Biotechnology

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Related to biotechnologists: biotechnical, biotech engineering

Biotechnology

The use of living things, such as one-cell organisms, in technological innovations. Biotechnology has particular applications in medicine, agriculture, engineering, and similar fields. Biotech organizations may make and market their own products, or they may be departments within another company, such as a pharmaceutical corporation.
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Mice that received normal animal feed with a five-per-cent fat content did not lose any weight or reduce their intake of food, says the biotechnologist.
Mario Molina (USA) who were able to present their revolutionary investigations delving deep into drug discovery and therapy findings to an enthralled audience of eminent scientists, researchers, pharmacists, academicians and biotechnologists.
For the biotechnologist looking for insight into what he or she may face in the future, many of the chapters in Somsen's work can provide the answers.
For example, biotechnologists are working to replace current chemicals with new bioinsecticides that will destroy pests by exposing them to fungal infections.
Roger Avakian, chief technology officer at PolyOne in Avon Lakes, Ohio, imagines producing customized polymers to order in a manner similar to the way biotechnologists combine amino acids in a programmed sequence to self-assemble into specific polypeptides.
When biotechnologists with an economic stake in these technologies make exaggerated health claims, progressives must question their claims as much as we question those of plant and animal genetic engineers.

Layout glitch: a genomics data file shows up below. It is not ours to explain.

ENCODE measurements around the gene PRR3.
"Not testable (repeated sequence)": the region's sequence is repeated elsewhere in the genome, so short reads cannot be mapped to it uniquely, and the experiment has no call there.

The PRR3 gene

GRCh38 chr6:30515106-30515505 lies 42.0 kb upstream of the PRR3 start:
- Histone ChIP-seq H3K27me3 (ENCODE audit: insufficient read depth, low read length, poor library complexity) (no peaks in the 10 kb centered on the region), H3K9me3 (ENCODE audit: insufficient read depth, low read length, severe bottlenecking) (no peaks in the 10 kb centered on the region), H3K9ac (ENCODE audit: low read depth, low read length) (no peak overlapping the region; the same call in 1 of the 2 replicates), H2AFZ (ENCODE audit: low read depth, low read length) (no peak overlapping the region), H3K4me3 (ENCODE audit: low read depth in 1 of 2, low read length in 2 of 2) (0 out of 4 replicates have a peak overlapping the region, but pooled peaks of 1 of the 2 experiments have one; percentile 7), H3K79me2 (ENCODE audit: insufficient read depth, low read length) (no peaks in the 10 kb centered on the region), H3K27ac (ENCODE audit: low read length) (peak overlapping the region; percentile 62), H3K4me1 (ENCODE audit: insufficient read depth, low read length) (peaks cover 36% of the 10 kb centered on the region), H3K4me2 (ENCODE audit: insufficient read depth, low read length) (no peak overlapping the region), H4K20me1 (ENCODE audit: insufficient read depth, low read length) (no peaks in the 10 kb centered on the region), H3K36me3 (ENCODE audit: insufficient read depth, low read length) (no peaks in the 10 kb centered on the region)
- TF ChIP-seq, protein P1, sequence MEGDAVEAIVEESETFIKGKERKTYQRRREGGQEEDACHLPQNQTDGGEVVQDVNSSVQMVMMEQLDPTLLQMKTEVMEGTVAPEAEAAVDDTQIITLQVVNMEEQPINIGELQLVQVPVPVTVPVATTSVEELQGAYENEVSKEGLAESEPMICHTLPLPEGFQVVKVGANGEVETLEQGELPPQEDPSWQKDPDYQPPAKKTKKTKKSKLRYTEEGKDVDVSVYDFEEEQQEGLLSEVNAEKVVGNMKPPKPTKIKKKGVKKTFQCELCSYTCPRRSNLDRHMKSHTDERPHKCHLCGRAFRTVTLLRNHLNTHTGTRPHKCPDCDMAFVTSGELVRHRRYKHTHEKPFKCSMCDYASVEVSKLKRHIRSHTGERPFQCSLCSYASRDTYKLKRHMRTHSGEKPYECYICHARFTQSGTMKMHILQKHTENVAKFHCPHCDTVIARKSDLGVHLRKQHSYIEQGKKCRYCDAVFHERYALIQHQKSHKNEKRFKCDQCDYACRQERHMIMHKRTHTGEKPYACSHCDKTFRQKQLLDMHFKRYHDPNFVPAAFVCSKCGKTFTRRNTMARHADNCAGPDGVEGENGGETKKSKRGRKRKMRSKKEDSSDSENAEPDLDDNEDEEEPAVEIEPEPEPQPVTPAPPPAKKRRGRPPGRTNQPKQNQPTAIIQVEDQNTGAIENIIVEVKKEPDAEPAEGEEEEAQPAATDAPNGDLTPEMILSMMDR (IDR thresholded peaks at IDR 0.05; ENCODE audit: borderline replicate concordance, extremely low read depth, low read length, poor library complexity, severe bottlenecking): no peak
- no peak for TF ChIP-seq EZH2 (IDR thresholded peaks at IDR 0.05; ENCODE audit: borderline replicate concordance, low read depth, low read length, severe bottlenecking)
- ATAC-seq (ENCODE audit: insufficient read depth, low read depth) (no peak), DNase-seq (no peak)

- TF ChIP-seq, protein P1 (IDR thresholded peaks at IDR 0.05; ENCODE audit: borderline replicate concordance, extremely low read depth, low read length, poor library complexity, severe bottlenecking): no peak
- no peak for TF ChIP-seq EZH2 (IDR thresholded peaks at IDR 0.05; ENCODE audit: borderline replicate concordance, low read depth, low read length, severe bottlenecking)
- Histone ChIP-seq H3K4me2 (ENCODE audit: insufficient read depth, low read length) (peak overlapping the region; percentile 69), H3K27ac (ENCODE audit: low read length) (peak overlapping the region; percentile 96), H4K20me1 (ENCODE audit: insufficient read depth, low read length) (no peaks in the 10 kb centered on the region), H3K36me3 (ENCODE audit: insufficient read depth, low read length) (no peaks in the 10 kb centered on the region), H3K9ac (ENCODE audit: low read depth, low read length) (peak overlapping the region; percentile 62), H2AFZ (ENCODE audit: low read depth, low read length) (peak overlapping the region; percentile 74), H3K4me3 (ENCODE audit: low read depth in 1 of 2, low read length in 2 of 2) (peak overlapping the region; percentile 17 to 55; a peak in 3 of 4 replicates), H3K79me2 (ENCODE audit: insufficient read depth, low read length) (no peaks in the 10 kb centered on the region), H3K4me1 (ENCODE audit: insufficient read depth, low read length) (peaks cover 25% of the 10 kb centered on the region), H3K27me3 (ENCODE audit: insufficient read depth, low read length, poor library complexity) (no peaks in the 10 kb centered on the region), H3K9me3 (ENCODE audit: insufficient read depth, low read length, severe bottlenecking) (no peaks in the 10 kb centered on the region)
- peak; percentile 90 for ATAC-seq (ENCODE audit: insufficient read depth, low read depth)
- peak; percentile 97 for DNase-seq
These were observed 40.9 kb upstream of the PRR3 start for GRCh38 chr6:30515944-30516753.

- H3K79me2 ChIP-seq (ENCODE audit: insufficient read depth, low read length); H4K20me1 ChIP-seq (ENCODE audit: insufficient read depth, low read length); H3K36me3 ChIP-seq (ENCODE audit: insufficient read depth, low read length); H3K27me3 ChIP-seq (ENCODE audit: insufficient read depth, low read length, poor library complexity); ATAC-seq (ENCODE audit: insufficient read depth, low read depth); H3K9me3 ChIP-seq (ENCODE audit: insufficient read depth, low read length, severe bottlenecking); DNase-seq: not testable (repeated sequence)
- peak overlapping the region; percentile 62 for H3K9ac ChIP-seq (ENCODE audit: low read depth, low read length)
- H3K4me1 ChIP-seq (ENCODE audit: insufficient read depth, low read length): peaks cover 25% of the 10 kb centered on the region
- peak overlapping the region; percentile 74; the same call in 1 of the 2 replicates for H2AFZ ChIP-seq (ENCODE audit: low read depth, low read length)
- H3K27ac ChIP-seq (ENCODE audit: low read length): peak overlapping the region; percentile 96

Biotechnologists seeking to engineer the cells to produce certain types of new cells found their efforts hindered by genes that appeared to be controlling the whole network's operation.
Such widespread contamination risks creating totally unintended combinations of engineered traits--and biotechnologists are now field-testing, or seeking to test, hundreds of varieties genetically tweaked to produce drugs, vaccines, plastics, industrial chemicals, and even human proteins (see "Silent Winter," May/June World Watch).
Biotechnologists envision a future in which high-tech gadgets using a single drop of blood can determine a person's risk for all known genetic diseases.
Ever since embryonic stem cells were first extracted from human embryos in 1998, biotechnologists, abetted by a compliant media, have promised they would soon lead to miraculous medical cures for degenerative diseases such as Parkinson's and Alzheimer's.
I do not presume to provide final answers, but rather support attempts to start an ongoing dialogue between scientists, biotechnologists, bioethicists and healthcare professionals.
Imagine a world in the not-so-distant future where biotechnologists and/or genetic engineers create human clones to perform menial labor.

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